Long ago, there was a time when Zero was merely the amount of fashion sense the average American had, when Battle Network was just a pet name for the TV station that showed The A-Team, and when only creepy people would talk about wearing their dog as a suit.
Long ago, there was Mega Man.
The premise was simple: Two scientists, Dr. Light (called Dr. Wright in the manual) and Dr. Wily, worked together on a series of human-like robots designed for important tasks such as blowing stuff up and not freezing to death in sub-zero temperatures. Dr. Wily, struck by the notion that he could take over the world with these robots, reprogrammed them for world domination, and possibly light housework.
This would not do.
To stop the wily plans of Dr. Wily, Dr. Light sent out a hero. That hero was…(na na na na) super fighting robot (na na na na) Mega Man!
Fighting to save the world.
“Fairly revolutionary” and “rather creative” are two terms I would use to describe the original Mega Man. “Spine-meltingly difficult” is another one.
On the surface, it’s just a typical platformer of the era, albeit with better graphics than most of its peers. There’s the standard running/jumping/shooting/falling down a hole and screaming about it gameplay characteristic of the average platformer. There’s also a score meter taking up precious space at the top of the screen, reminding modern players that this game comes from a less-civilized time when players were still competitive and actually cared about comparing their performance to others’. The game also features roughly the same level of difficulty found in most 80s platformers, the kind of difficulty that used to drive people to sell one of their kidneys to afford a hint book—sometimes in the middle of a playing session (usually during Guts Man’s stage).
But Mega Man dared to be different by allowing the player to steal the special weapon of every boss they beat and by giving the player the option to go through the first six stages in any order.
If I’ve done my math correctly, that means that there are 720 unique ways you can go through the game, with a different combination of weapons each time.
How’s that for replayability?
Along with the ability to claim defeated bosses’ weapons came the rock-paper-scissors game mechanic where each boss is weak to a certain weapon. Guts Man’s weapon (tossing around big rocks) beats Cut Man, who throws boomerang scissors, and Mega Man is made of paper and easily gets torn to shreds by Elec Man.
That being said, I’ll reiterate that the game is a challenge. Extra lives appear infrequently; surviving the onslaught of stage enemies often requires wise use of your special weapons; there are some heavy-duty jumping puzzles that require lots of practice/luck/skill/all of the above; most of the bosses are relentless in their attacks; there are no energy tanks to refill your health meter mid-battle; and there’s no password or save system so you can take a break.
However, the challenges are well-designed and rarely unfair, and frequently creative. There are blocks that appear in a set pattern that you must memorize to proceed, timing your jumps carefully and swearing as you chuck your controller at the screen after fifteen minutes of continual failure. There is a big golem boss who continually breaks apart into smaller chunks, flies at you, nonchalantly dislodges your head from your shoulders in the process, and reassembles on the other side of the room. You even have to re-fight all of the stage bosses in the final stages of the game, but with no energy tanks to save your artificial skin when they come one right after another.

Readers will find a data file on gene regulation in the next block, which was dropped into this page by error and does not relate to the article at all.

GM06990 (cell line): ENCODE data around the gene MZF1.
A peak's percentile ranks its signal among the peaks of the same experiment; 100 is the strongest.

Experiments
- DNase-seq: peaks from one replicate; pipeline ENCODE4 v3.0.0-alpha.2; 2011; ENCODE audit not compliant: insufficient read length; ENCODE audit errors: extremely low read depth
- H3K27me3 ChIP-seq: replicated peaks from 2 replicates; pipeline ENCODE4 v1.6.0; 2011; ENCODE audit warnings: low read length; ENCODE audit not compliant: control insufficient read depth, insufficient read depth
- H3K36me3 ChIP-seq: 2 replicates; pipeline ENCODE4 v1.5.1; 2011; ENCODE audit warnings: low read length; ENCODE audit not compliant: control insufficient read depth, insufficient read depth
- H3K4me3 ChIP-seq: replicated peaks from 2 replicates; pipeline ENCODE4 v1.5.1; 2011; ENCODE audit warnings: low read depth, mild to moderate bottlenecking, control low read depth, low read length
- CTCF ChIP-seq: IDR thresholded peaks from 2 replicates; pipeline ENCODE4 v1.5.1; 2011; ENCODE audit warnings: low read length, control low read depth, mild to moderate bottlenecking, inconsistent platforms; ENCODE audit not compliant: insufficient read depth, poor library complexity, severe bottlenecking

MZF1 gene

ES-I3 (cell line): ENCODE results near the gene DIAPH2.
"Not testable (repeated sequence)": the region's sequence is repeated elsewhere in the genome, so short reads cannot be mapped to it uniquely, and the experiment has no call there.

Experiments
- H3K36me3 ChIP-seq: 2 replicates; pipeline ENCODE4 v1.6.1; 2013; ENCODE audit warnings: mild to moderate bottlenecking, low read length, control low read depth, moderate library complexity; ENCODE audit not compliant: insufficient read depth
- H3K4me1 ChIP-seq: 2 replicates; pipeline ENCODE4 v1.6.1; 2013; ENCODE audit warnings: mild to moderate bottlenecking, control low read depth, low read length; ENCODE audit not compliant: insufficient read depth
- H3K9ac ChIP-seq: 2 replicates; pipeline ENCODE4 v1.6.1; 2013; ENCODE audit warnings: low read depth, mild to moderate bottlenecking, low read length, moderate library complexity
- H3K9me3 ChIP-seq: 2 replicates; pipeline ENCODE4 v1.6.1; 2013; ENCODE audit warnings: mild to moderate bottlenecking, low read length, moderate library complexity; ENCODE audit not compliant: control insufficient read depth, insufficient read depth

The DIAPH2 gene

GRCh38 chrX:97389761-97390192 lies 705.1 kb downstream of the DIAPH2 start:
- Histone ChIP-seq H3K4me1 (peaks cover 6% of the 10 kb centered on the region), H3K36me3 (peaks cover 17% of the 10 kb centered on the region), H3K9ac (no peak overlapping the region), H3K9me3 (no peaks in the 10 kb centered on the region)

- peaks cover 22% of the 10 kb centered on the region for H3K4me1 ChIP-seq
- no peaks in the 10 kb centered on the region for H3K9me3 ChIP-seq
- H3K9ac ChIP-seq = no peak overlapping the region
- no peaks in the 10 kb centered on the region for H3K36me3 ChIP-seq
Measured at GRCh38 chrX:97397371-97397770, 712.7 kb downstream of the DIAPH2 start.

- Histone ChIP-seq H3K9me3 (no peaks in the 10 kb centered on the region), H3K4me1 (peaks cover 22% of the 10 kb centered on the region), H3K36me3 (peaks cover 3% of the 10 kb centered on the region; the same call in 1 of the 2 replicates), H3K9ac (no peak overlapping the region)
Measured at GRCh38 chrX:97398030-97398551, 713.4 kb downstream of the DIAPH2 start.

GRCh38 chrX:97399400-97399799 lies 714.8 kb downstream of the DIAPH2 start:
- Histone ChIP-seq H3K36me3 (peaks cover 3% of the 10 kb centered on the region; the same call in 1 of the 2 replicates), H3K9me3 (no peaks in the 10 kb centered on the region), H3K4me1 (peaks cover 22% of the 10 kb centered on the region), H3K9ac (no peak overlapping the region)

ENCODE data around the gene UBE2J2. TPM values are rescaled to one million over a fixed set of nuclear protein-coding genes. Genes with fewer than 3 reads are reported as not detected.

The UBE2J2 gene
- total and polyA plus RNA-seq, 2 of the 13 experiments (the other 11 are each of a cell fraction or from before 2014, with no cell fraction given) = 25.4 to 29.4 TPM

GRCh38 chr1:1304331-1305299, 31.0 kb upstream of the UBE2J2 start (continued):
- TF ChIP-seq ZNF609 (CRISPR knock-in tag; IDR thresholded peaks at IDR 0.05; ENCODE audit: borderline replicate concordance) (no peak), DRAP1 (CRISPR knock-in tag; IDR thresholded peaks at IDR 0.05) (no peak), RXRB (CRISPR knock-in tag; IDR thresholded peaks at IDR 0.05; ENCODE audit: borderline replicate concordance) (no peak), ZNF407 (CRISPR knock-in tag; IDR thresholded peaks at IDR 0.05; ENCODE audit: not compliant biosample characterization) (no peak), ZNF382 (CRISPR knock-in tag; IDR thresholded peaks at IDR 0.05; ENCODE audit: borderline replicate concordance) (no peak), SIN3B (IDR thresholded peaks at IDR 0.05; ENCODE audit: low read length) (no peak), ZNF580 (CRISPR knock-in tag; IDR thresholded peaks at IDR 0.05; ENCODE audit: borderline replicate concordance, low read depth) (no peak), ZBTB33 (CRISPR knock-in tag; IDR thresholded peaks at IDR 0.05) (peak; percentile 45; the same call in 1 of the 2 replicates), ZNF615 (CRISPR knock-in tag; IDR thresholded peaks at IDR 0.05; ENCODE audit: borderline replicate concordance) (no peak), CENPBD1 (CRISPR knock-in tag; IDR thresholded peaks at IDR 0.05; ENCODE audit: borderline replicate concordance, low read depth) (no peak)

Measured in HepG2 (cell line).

These are all things that we may take for granted in Mega Man games nowadays, but back in 1987, blah blah lecture about how you young’uns are all spoiled with your wall jumping and your turbo controllers blah blah.
Compared to future installments in the Mega Man Classic series, though, the original is a little rough around the edges in many regards. Some examples: Mega Man comes to a sliding halt from running as though his boots secrete ice cream; you can still be killed by a boss’s on-screen projectiles after the boss is destroyed; the amount of sprite flicker makes me suspect that almost everything in the game is equipped with a faulty cloaking device; and I’ve been glitched off of so many of the shifty-looking moving platforms that hover over spike floors and bottomless pits that I’ve become paranoid about ever standing still on them.
Despite all this, Mega Man is still enjoyable and rewarding to play. The fair challenge of the game is such that, when you complete a stage or beat the game, you can revel in your accomplishment because it was nothing but practice and skill that got you there (and possibly Game Genie). The special weapons are all useful (well, Hyper Bomb is iffy) and fun to use—I love the “browmph” sound that Fire Man’s weapon makes and the fire shield that accompanies it—and picking up parts of the landscape with Guts Man’s weapon to heave at your enemies is a hoot. And the music, though it’s sometimes a bit simple and usually sounds like it was performed by helium-filled birds and chipmunks, creates just the right atmosphere of high energy or tension throughout the whole game.
It may not be as streamlined as other Mega Man games, and the difficulty might be a bit much to some, but the original Mega Man is a true classic that challenged the conventions of the platformer genre and paved the way for decade after decade of endless sequels and spinoffs.